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Friday, February 26, 2021

Mumbai: BMC to erect boundary wall near Thane creek to prevent discharge of leachate from Deonar

In 2018, National Green Tribunal (NGT) slapped a Rs 5-crore fine on the BMC for improper handling of waste, including failure in separating leachate at Deonar dumping ground.

Written by Laxman Singh | Mumbai |
February 12, 2021 12:18:45 am
Mumbai news, Water Resources Department, Maharashtra Water Resources Minister, Jayant Patil, 2021-22 Budget, Deputy Chief Minister Ajit Pawar, indian expressThe water resources department has pitched for Rs 15,234-crore Budget. (File)

TO PREVENT the discharge of hazardous leachate generated from Deonar dumping ground, the BMC will be erecting a boundary wall near Thane creek with the help of synthetic vinyl sheets. The wall is also meant to help the civic body in preventing the collapse of garbage mounds on the creek side, which flows adjacent to the dumping ground.

Leachate is a contaminated liquid generated from water percolating through a solid waste disposal site. It contaminates ground and surface water as it contains high concentration of hazardous organic chemicals like ammonia nitrogen and heavy metals.

“The synthetic sheet piling will stop percolation of leachate to the creek side and contamination. The separated leachate will be moved to some other location for further treatment. This will also help in the possibility of collapse of garbage mound either on creek side or on landfill area,” said Suresh Kakani, Additional Municipal Commissioner in the BMC.

In the past, environmental activists and authorities had warned the civic body about the discharge of leachate in Thane creek from the dumping ground. In 2018, National Green Tribunal (NGT) slapped a Rs 5-crore fine on the BMC for improper handling of waste, including failure in separating leachate at Deonar dumping ground. At present, the city generates over 5,400 metric tonnes of garbage daily, of which over 25 per cent is dumped in Deonar and the rest goes to Kanjurmarg.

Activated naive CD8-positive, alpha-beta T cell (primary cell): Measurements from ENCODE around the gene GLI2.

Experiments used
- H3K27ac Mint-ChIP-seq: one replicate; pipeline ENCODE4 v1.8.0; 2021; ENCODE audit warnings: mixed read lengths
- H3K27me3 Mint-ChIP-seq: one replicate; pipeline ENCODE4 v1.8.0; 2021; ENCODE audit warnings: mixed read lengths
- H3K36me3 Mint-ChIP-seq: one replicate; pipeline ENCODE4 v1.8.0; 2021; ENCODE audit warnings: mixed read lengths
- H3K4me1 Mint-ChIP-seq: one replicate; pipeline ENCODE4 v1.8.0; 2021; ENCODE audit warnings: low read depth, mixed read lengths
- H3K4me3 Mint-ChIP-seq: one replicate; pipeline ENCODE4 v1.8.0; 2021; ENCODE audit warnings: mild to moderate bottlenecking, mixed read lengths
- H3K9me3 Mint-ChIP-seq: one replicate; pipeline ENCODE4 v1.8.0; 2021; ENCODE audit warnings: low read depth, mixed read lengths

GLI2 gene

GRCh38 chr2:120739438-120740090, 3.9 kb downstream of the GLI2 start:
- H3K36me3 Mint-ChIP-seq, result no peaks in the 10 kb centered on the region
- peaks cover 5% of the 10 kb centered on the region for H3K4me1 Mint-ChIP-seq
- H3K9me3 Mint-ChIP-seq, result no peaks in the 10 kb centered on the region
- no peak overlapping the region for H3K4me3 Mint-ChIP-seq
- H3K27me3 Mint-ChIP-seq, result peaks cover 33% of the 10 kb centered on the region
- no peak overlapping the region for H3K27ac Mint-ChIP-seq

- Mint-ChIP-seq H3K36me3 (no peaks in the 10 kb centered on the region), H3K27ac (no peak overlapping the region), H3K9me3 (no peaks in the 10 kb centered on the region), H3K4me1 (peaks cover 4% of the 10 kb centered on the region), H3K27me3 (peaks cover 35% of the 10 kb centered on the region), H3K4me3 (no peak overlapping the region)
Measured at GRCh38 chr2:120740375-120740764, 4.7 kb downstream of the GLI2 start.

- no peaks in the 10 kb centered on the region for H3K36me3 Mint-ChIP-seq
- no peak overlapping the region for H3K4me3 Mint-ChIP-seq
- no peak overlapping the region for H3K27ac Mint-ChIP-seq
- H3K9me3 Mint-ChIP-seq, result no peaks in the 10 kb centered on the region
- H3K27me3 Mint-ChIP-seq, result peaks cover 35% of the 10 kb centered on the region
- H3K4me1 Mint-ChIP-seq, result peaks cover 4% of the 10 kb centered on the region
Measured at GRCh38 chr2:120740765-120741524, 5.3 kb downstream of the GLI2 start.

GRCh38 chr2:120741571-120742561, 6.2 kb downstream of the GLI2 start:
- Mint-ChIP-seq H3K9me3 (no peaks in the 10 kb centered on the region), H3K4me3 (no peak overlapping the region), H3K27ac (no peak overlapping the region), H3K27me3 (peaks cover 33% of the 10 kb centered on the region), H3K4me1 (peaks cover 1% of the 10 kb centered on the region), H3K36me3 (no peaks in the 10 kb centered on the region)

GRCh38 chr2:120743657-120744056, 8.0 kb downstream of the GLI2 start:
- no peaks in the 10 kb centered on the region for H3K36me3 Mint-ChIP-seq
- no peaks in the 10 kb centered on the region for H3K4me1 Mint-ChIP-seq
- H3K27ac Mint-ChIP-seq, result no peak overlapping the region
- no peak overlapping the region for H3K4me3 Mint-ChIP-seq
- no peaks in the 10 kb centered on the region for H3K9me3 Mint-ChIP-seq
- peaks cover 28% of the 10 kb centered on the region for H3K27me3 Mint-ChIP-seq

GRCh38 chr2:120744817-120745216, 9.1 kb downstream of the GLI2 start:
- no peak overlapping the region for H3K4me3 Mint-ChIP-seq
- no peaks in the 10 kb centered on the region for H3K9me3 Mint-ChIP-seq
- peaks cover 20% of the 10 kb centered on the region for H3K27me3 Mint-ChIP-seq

According to officials from the solid waste management department, work will be taken up in two phases and, in the first phase, about 1 km area abutting the creek will be covered with synthetic sheet piling. After that, in the second phase, another 1 km will be taken up. The BMC plans to go 23 metres deeper from the ground level for the piling to prevent any percolation of leachate and collapse of garbage, which could be triggered due to fast moving creek streams.

The BMC is awaiting nod from Maharashtra Coastal Zone Management Authority (MCZMA) to construct synthetic sheets wall near Thane creek. “Since the project area is adjacent to the creek and comes under CRZ II (coastal regulation zone), the BMC will have to take permission from MCZMA. The contractor is responsible for seeking clearance from the authority,” said a senior official from the department.

At present, the heap of garbage has reached up to 40 metres. Although the dumping site falls in the flight runway funnel zone, the BMC has permission from Airports Authority of India to raise the heap up to 84 metres.

Following an incident in Delhi, officials also aim to prevent the collapse of garbage mound at Deonar. “The vinyl sheet is comparatively stronger than concrete and can face garbage pressure at creekside. It is used worldwide due to sustainability against leachate,” said an official from the BMC.

Last year in August, a heap of garbage collapsed in Bhalswa landfill in Delhi, injuring three rag pickers. In November 2020, the civic body approved a proposal of appointing a contractor to set up a “waste to energy” plant at Deonar dumping ground. The plant will come up on 12 hectares of land identified inside the dumping ground. The project will cost the civic body Rs 1,020 crore and will be completed in 40 months. The contractor will maintain the plant for the next 15 years.

Earlier, the Shiv Sena had stalled the proposal alleging malpractices in the awarding of the contract for the waste-to-energy plant. The party demanded that the contract should go to the second lowest bidder. Later, however, the Sena cleared the same proposal.

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